Edwina “Winnie” Reese rarely made snap decisions, so her daughters were surprised when she visited her sister at Homeland and, on the way home, asked, “What do you think of Homeland?”
“Within 48 hours, she had her house on the market, she had made all these decisions, and she gave a deposit to Homeland,” says her daughter Kathy Wilson.
Today, Winnie’s three daughters agree that Homeland extended the life and vitality of their mom, providing excellent care and socialization during her final 10 years. They also agree that their mom’s decision to live at Homeland was a gift, offering them peace of mind with knowing she was safe and secure.
Winnie’s daughters continue to support Homeland, and the two who live in Pennsylvania attended the Homeland 155th anniversary gala honoring Betty Hungerford. Winnie also left a gift for Homeland before she died in October 2021 at age 97.
Winnie dove into the life and activities of Homeland, making close friends who brought laughter to the Homeland halls—and a bit of spice to political discussions.
Winnie grew up in the Philadelphia-area town of Roxborough. She married her childhood friend and sweetheart William in 1944, and they had three daughters—Sally Herzog, and twins Bette Hoffman (who jokes about being “the middle child” because she was born first) and Kathy Wilson.
Winnie was a rarity in her time—a working mom serving as administrative assistant to the executive director of the Girl Scouts in Philadelphia. Her daughters recall her mastery of robbing Peter to pay Paul, prioritizing which bills to pay first. When John F. Kennedy was assassinated, Winnie determined that her children needed a television to witness history. She bought a set on layaway at a local appliance store—and then talked the salesman into letting her take home the 150-pound “portable” while she continued to pay it off.
William died when he was only 61, after years of bad health. Ever resourceful, Winnie managed on her own. In 2011, she found her perfect fit at Homeland, enjoying the attentive staff and calling herself “blessed.” Her sister, Lou Hepschmidt, was already a well-known resident whose philanthropy included the gifts of Hummel figurines bringing cheer to spaces throughout Homeland.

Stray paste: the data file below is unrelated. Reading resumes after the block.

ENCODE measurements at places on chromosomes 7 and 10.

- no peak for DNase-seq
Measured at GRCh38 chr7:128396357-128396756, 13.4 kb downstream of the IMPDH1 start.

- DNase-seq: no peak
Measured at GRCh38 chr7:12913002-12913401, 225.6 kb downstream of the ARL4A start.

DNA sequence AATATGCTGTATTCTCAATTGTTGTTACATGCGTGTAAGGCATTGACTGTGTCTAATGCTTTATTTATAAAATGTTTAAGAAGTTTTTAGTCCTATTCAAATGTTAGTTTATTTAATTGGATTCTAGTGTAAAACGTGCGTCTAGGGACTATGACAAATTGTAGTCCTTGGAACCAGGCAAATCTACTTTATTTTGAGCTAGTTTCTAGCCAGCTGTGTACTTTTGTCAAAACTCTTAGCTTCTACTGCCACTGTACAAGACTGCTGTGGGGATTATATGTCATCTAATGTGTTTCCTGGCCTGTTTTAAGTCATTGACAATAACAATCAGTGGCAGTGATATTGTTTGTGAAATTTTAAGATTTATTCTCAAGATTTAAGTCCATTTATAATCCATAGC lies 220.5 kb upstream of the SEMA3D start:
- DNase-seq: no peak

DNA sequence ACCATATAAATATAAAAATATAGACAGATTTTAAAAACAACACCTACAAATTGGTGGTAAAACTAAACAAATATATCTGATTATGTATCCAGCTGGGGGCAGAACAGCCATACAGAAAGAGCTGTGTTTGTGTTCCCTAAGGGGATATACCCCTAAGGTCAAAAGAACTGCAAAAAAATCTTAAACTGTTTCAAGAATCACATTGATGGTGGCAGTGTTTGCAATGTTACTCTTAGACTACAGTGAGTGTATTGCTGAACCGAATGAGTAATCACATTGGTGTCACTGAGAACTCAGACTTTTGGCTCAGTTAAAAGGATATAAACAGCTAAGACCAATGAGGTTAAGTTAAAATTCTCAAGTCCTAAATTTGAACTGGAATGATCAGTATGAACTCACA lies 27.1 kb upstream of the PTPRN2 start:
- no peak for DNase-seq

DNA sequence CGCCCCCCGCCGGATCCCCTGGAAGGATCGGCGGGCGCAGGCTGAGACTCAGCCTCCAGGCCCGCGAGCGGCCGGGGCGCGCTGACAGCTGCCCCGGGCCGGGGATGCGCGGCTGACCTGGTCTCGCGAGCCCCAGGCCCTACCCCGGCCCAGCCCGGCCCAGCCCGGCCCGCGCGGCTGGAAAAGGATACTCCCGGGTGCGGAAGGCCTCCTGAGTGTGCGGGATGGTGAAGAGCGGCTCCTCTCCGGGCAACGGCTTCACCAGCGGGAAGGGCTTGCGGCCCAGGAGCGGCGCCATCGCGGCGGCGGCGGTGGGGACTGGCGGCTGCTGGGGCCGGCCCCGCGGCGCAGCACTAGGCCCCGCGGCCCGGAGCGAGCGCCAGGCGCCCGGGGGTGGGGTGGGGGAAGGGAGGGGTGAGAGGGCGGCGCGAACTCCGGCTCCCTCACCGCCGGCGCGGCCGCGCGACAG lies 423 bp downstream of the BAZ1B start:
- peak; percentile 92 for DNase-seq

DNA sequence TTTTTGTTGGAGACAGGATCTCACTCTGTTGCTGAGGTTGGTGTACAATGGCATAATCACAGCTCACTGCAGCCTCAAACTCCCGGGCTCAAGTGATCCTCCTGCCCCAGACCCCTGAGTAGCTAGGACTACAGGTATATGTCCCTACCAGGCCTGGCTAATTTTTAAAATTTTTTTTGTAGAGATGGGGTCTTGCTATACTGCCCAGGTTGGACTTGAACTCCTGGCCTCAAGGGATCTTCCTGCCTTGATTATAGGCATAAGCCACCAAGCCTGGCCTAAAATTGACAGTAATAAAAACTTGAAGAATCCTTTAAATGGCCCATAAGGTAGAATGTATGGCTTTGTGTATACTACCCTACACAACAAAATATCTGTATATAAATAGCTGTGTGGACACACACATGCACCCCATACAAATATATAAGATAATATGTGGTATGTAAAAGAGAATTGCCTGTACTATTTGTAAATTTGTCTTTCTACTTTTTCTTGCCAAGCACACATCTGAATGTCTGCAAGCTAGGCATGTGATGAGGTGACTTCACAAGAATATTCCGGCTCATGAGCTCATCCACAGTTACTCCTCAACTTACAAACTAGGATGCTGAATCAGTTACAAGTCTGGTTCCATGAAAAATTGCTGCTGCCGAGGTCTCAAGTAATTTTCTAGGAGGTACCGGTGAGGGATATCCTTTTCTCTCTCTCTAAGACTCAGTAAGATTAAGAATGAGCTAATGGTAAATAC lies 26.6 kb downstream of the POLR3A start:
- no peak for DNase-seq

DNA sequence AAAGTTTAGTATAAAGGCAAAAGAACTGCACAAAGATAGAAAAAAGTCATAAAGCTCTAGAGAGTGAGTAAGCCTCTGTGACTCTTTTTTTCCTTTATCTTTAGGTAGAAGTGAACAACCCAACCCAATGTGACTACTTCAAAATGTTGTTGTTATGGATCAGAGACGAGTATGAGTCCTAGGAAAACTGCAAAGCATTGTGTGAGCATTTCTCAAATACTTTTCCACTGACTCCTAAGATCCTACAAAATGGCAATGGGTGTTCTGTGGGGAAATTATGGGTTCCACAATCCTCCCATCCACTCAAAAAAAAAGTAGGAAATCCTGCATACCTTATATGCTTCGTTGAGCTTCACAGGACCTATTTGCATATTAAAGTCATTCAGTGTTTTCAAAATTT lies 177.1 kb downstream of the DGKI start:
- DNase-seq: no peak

For Winnie, one of Homeland’s selling points was the naturally lit, bay-windowed corner room where she stayed when visiting with her sister, and which ultimately became her personal care suite.
“There was a church across the street, and she would talk about the weddings and funerals she saw there,” says Kathy. “She stood at that window and watched elements of the community at that church and felt connected to it in some way.”
In her 23 years with the Girl Scouts, Winnie saw how hard her colleagues worked just to get by. She developed a liberal point of view and became a diehard Democrat.
“I have an Equal Rights Amendment pin she gave me in the early '70s,” says Kathy.
With the move to Homeland, Winnie made it her mission to be a “bastion of liberalism” in central Pennsylvania, Kathy adds. In retirement, Winnie had a talent for making and keeping friends, and her Homeland friends formed into a group that would play cards—pinochle was Winnie’s favorite—and share their political views proudly. In the runup to the 2020 presidential election, they became known as “The Biden Babes,” for their vocal support of Joe Biden’s successful campaign.
“On Inauguration Day, they had their lunchtime meal in the Homeland Diner instead of in the dining room so they could watch the inauguration together,” says Bette.
Even in her final years, Winnie enjoyed her birthday parties, a 2019 Christmastime family gathering at the shore, and the day she finally met her youngest, COVID-baby, great-grandchild. That was a cold, rainy day, but she turned down Bette’s offer of a heavier jacket.
“She said, ‘My heart is so warm,’” Bette recalls. “She was holding a baby, and she was thrilled.”
On her 97th birthday, the family gathered in Homeland’s Chet Henry Memorial Pavilion.
“She had a shrimp cocktail, Jersey Mike’s hoagie, Dr. Pepper, and chocolate birthday cake, and she looked like a million bucks,” says Sally.
Just a few days later, Winnie died peacefully. Winnie never failed to praise her daughters, calling them “three of the most wonderful women you’d ever meet.”
During their mom’s decade at Homeland, Sally would take the train from Long Island to Harrisburg once a month, rent a car, spend time with her mom, and take the train home. Kathy and Bette visited together monthly from their homes in the Philadelphia and Allentown areas.
“When we would leave,” Bette recalls, “she would always say, ‘I’m the luckiest woman in the world.’”